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keychris

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    http://www.facebook.com/funkeychocolates

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    Melbourne, Australia

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  1. hey, ditto I was using their 52% but it was a little too sweet for me.
  2. That's not really how tempering works. If the air is warmer, you can't make the temperatures in the chocolate cooler to compensate. You just have to use other tricks to remove the excess heat from the chocolate, like using the fridge for moulds - after all, that's what the cool room temperature is doing. Unless you meant something different, then you can ignore this 😛
  3. good luck! Did anyone at the Callebaut Academy have any good ideas about cleaning your silicon moulds?
  4. keychris

    making our own couverture

    for me? Time, lack of bench space for yet another piece of equipment and reliability. I like that I can open a bag with a specific flavour profile for what I need. Are brands like hershey's highly reputable? When I think of quality couverture, Hershey's is not a name that I would have thought of, but that may be simply because I haven't used it.
  5. keychris

    Andrey Dubovic online classes

    I had exactly the same response when I saw this design - it's not something I personally would choose to make.
  6. That's interesting, because Felchlin is actually one of the cheaper brands I can get here
  7. "You get what you pay for"
  8. For me, it all comes down to taste. Unless you have serious concerns about the moral values of a company (I'm looking at a company that starts with N and rhymes with Nestle here), taste trumps all. Don't lock yourself into one supplier. I did that at the start of my chocolate making, I was very single minded in using just one brand (Felchlin) because their price point is excellent for me. But over the past 5 years, I've tasted a lot of different brands of chocolate, from the little bean to bar shops to big companies, and what I choose to put into my products comes down to what the flavours I'm looking for are. So I've expanded my range to include things from local producers using international beans, local producers using Australian beans, overseas... whatever tastes good. I've only been asked twice in 5 years about the soy lecithin ingredient. For me, that's a non-issue in terms of volume. If you're going to cater to that market with an inferior product or a more expensive product then ... that's your decision 😛 The other thing I'd add is that if you're starting a web-based business, I would try to do local markets as well, selling face to face and get word into the local community about your products so that you have a base of support that will purchase your product and tell other people about them. It's also a great way to find out what people like and dislike, or what people are actually looking for from you.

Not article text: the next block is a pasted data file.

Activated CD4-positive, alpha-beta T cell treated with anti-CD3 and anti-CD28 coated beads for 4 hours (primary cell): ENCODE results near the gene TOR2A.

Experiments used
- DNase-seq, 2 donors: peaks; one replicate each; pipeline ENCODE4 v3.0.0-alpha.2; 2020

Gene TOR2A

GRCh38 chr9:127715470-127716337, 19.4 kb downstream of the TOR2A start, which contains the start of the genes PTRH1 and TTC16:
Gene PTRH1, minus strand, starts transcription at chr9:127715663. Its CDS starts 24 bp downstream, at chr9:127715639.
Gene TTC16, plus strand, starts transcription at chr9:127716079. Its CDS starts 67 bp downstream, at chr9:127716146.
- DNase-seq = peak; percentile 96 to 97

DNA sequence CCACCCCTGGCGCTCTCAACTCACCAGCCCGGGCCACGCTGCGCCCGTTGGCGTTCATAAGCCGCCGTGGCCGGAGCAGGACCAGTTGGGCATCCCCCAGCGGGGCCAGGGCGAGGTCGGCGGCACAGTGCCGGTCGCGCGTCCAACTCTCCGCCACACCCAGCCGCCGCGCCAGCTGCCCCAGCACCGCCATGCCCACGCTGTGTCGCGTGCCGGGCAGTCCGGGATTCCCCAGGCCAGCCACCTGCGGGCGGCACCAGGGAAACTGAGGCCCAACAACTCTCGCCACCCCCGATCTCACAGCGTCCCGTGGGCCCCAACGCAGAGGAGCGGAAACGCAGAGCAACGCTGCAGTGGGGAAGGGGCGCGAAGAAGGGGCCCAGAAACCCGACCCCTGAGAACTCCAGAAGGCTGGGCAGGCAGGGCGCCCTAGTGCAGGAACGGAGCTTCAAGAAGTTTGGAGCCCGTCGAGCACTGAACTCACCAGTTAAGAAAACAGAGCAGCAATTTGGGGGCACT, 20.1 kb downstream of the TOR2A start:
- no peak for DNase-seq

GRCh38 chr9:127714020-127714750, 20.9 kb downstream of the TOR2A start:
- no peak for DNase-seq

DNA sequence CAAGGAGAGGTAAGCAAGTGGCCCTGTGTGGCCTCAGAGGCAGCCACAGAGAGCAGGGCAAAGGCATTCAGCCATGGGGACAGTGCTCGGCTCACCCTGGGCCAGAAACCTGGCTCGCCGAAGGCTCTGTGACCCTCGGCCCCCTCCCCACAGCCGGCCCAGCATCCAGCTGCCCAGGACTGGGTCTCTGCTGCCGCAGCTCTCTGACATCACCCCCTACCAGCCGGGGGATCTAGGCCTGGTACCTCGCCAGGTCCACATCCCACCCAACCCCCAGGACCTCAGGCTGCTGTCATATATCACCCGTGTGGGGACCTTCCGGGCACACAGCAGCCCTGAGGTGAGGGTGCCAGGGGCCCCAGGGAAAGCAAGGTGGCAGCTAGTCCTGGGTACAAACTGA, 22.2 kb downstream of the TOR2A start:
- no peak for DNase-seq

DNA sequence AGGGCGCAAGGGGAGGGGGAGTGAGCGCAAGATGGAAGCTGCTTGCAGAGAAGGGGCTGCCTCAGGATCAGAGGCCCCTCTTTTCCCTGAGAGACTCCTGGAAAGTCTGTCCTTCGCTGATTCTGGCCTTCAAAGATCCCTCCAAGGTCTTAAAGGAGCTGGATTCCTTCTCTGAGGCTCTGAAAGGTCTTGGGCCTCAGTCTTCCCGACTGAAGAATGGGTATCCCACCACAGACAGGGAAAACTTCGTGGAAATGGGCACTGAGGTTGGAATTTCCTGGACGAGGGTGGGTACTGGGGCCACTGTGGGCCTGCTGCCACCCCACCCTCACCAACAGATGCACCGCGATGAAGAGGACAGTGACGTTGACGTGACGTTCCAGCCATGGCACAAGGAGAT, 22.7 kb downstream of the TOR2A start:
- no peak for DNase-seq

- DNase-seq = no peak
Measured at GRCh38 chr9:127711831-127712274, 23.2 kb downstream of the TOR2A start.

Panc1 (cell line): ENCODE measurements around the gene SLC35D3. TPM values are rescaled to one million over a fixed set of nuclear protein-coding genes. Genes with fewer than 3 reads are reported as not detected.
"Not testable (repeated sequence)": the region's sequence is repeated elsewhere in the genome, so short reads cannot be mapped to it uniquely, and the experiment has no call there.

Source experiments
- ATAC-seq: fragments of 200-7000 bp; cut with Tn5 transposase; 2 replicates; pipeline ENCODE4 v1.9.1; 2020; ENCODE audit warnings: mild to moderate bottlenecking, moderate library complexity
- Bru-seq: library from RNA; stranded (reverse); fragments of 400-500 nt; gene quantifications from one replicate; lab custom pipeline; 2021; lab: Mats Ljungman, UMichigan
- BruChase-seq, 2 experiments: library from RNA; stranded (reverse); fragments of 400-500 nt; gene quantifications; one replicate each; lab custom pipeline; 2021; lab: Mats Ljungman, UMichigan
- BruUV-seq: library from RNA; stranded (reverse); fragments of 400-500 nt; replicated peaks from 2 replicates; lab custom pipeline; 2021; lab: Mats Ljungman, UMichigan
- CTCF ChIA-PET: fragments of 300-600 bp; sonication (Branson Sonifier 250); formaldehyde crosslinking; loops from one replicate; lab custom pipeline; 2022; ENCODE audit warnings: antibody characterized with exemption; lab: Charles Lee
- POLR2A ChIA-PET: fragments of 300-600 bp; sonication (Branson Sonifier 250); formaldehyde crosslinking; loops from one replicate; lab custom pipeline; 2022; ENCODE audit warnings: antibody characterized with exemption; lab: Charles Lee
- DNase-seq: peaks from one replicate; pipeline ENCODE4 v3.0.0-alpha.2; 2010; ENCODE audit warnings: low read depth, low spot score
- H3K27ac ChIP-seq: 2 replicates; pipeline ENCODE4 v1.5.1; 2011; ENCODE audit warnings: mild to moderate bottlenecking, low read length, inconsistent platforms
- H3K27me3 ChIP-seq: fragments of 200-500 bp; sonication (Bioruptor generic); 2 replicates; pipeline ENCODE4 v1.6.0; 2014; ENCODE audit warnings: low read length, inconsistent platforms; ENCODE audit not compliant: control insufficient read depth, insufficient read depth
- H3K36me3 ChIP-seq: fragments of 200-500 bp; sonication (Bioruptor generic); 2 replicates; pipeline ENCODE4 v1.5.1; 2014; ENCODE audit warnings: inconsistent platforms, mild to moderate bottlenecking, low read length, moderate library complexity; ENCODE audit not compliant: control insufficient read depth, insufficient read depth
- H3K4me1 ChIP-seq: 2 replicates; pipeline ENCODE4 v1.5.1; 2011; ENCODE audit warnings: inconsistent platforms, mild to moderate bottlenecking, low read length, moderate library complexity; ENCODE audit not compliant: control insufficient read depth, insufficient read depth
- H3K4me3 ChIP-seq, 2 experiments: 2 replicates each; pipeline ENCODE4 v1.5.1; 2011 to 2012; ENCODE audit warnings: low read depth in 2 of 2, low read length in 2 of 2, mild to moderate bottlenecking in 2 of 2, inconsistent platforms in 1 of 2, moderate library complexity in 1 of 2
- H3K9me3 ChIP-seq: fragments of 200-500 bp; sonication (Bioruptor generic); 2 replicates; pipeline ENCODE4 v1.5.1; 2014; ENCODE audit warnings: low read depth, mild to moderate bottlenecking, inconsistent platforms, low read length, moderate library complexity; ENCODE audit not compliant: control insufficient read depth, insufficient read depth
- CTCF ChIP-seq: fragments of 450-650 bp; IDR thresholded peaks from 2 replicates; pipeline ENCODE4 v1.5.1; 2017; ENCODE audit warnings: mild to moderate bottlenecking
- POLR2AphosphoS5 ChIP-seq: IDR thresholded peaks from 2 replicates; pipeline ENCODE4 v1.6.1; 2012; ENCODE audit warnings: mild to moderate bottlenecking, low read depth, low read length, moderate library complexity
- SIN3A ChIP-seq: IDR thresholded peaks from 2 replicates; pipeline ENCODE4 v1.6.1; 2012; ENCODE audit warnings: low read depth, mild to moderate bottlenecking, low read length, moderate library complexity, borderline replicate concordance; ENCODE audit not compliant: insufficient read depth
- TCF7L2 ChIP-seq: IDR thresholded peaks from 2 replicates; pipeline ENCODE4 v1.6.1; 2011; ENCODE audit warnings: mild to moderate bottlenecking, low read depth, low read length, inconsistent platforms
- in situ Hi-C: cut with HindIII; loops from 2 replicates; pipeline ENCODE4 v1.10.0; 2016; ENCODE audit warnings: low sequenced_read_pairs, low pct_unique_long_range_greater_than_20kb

9. I don't see how that's anything other than cocoa butter, but I also don't see why you wouldn't spray it, that thick layer would be pretty unpleasant on the palate imho, and spraying would produce exactly the same result. Unless that's gold leaf in there which might get blown out by spraying, perhaps.
  10. keychris

    Streaks on hand-dipped chocolates

    are you reheating the surface of chocolate to remove excess beta crystals regularly? (I assume yes otherwise the chocolate would become too thick to use). Overcrystallised chocolate will probably still test fine as it's still "in temper".
  11. You can get quite small icecream churners that you pre-freeze the bowl instead of the machine cooling it if you really want to
  12. keychris

    Marie Belle transfer sheets

    They probably have titanium dioxide in the colours to make them opaque. You could try spraying a very thin layer of white cocoa butter onto the transfer sheet to make the design show up on dark/milk but any negative space in the design would of course be white then.
  13. keychris

    Spraying glaze on frozen mousse

    can you dip it into the glaze instead of pouring the glaze over?
  14. I knew someone on here would know what I was talking about, that's exactly what I was shown
  15. I saw a cocoa butter colouring pack at the school I go to a few years ago, with a chart with about a squillion colours that it told you how to make, but the price was astronomical. I can't remember the brand, but such a thing does exist. My own experience is I mix up the colours I can get as powders (10% powder / 90% cocoa butter) then make the rest up as best I can from those with a very much "that'll do" attitude to it.
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